Last Sunday, March 3, was World Wildlife Day, so I’ve been thinking about the animals that share space with us. At Durango Nature Studies, we are transitioning to our springtime programs for Kindergartners and first graders, so we will soon be getting the Nature Center ready to serve as a learning laboratory for thousands of students over the next 8 months. It’s always fun to visit the Nature Center and see what tracks have been left by an array of wildlife navigating the property.
We don’t have to go too far though to see evidence of animals. One morning in early February, I noticed parallel tracks of a cat, a human, and a raccoon in a dusting of snow along the sidewalk near the library. Tracks from deer criss-crossed those tracks. I was fortunate to get a unique glimpse of the diversity of species that inhabit Durango.
A week earlier, news was circulating about Travis Kauffman’s encounter with a juvenile mountain lion while he was running on trails near Fort Collins. He escaped with only a few injuries by strangling the lion. In Canada, backcountry skiers awakened a hibernating grizzly, and they came within a few feet of the bear as he emerged from the den. Fortunately, no one was injured.
While we don’t have to worry about grizzlies here, we share our town with quite a few different species of wildlife, and interactions occur frequently Luckily, most interactions result in no harm. Complacency puts us at risk however. It puts wildl
ife at risk, too. I’ve witnessed human-wildlife encounters frequently. One day, a young woman walked along the sidewalk on East 8th Street, looking down at her phone, only to look up just in time to avoid walking into a healthy 5-point buck. The woman was bewildered, but the buck was unfazed. Had she actually walked into the deer, the outcome could have been unpleasant, to say the least.
Last week, a doe and a young buck were traveling along a sidewalk, and I watched as an approaching child threw a couple of snowballs at the deer. Luckily for the child, the deer didn’t react and calmly walked around the corner, but it’s not uncommon for deer to turn defensive.
It’s easy to take our encounters with wildlife for granted, especially if some cute animal like a soft-eyed doe walks directly in front of you. The reality is that any animal can turn defensive or can cause damage if it bolts in fear. Or it can be sick. I had the misfortune of encountering a rabid raccoon in my backyard when I lived in Virginia. While I’ve always had a healthy respect for wild animals, the raccoon’s relentless effort to attack me ensures that I give all wildlife a wide berth.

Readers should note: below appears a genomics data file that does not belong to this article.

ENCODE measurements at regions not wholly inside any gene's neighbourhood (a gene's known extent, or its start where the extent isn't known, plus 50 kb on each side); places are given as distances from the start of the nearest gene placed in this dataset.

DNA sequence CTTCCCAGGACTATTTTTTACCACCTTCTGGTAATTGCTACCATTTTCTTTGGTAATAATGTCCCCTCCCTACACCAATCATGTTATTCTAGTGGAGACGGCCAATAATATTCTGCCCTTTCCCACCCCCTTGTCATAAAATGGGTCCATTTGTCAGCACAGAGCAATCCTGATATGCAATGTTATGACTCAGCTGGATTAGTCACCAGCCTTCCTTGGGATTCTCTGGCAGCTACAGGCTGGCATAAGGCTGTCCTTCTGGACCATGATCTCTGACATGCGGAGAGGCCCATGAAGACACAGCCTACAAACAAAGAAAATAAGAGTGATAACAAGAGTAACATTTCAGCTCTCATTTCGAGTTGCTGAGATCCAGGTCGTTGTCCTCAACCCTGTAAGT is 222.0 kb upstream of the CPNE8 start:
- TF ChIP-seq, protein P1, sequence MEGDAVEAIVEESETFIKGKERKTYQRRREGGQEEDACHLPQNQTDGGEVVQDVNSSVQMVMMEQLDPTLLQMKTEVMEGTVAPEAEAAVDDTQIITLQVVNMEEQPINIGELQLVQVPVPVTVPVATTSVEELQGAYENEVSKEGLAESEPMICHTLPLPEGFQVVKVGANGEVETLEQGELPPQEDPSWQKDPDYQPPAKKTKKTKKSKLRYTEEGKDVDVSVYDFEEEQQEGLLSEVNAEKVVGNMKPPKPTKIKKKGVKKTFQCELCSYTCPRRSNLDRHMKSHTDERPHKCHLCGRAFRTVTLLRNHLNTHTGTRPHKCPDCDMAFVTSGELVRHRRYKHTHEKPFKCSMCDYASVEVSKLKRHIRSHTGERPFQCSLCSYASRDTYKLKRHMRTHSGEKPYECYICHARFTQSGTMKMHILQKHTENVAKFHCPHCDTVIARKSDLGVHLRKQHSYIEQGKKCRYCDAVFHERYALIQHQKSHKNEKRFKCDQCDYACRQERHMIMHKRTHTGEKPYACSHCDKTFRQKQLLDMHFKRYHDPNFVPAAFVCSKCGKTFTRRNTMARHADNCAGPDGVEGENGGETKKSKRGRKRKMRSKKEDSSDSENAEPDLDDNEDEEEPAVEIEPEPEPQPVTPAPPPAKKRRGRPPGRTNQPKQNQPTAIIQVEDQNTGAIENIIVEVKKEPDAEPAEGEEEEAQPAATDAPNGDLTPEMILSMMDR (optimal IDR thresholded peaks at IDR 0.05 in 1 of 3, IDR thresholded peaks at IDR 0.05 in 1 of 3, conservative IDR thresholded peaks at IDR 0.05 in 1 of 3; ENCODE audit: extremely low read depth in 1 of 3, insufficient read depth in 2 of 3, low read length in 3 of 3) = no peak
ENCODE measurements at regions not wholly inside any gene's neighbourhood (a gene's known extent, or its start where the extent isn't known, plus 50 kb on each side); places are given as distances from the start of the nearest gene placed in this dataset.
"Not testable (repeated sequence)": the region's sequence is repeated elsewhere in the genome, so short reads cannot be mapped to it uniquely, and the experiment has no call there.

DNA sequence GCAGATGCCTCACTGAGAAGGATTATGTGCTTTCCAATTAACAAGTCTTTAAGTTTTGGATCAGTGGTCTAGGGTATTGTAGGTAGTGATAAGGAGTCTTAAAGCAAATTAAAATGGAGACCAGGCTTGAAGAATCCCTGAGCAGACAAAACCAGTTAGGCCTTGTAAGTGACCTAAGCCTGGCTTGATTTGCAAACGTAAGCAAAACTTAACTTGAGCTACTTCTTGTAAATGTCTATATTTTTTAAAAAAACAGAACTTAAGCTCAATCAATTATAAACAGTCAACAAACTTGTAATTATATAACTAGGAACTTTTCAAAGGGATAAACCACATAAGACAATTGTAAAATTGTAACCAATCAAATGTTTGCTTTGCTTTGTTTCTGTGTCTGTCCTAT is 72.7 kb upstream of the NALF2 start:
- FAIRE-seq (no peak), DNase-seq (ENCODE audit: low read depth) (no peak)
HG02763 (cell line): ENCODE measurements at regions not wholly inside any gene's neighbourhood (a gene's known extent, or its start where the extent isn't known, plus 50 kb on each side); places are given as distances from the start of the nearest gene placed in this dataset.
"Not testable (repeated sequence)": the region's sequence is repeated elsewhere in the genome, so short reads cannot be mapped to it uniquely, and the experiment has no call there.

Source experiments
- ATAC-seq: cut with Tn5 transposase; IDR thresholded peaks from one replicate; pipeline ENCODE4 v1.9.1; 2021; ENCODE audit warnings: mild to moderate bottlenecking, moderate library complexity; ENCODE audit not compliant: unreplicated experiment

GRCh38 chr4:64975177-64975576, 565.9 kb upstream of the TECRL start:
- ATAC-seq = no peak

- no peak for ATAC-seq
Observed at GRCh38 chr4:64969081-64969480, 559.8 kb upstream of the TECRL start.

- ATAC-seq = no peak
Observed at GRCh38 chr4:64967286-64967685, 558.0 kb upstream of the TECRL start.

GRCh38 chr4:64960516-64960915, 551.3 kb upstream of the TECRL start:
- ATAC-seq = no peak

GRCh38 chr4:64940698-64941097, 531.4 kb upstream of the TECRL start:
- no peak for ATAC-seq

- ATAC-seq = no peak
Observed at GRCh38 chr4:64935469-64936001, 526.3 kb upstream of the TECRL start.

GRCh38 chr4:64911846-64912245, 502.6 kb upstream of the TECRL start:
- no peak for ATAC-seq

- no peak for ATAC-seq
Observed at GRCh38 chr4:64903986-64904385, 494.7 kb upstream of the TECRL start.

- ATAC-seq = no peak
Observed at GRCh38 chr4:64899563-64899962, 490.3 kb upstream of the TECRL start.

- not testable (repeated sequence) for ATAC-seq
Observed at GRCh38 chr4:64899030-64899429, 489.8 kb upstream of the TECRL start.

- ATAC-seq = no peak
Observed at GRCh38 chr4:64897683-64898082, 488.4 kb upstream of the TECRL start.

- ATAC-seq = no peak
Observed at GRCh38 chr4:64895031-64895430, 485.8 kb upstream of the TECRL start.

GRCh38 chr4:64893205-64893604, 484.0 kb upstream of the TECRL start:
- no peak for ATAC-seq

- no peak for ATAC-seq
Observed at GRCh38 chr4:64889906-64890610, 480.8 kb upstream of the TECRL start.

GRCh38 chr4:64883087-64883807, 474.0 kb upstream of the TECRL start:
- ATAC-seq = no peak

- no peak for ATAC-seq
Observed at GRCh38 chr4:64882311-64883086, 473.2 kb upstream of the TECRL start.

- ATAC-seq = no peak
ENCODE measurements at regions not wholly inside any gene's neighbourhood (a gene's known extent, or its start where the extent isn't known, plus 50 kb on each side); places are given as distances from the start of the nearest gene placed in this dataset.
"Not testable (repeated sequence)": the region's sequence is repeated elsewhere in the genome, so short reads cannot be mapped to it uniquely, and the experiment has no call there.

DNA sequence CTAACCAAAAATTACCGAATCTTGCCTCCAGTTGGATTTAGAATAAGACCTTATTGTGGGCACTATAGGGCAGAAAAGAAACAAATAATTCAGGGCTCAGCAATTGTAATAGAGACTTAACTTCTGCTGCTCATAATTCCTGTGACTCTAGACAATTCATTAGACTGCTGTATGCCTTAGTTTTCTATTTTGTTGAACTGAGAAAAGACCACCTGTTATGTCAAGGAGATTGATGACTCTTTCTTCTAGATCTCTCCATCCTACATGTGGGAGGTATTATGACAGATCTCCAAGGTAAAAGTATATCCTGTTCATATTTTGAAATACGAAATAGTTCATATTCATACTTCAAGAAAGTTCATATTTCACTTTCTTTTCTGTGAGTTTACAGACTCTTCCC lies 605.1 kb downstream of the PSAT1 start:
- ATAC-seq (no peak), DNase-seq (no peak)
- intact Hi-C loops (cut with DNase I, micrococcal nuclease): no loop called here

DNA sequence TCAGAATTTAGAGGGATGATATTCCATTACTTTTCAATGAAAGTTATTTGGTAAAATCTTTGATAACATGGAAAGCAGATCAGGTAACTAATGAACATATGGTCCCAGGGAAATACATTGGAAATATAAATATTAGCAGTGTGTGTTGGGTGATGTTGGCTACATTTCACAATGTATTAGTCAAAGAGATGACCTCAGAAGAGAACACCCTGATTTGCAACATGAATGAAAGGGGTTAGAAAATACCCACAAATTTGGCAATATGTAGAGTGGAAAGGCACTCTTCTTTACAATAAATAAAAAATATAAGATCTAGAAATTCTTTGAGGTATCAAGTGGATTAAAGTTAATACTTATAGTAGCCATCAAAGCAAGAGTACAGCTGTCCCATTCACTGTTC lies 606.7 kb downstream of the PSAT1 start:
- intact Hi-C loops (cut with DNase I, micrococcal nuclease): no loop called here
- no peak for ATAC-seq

It’s not just physical encounters that pose a danger. Our complacency in leaving food sources unsecured puts wildlife at risk. If you lived here in Summer 2017, you likely encountered bears. Rarely was there a day that summer when I didn’t see evidence of bear activity. The result was crushing as 59 bears were killed in our region as a result of being “nuisance” bears. BearSmart Durango works tirelessly to educate and help us understand how to live with bears. Bears aren’t the only wildlife at risk. Hungry animals of all sorts will scout out food, especially in harsh conditions like this winter.
I consider it a privilege to live in a community that has abundant wildllfe in our midst. That privilege also means that we need to be responsible and respectful. There are some easy things we can do in that regard. For instance, if you’re out on the trails around town, leave the earbuds at home so you can hear what’s happening around you.Take a friend along if you can. If you encounter an animal, give it space. Alter your path if you can, but avoid running, especially if you encounter a predator. Don’t provoke an animal, but make sure it knows you’re there by talking loudly and slowly waving your arms. Ensure that food sources and trash are secured and do not attract hungry scavengers. These simple steps ensure that we can live in harmony and enjoy wildlife in a manner that is safe for all of us.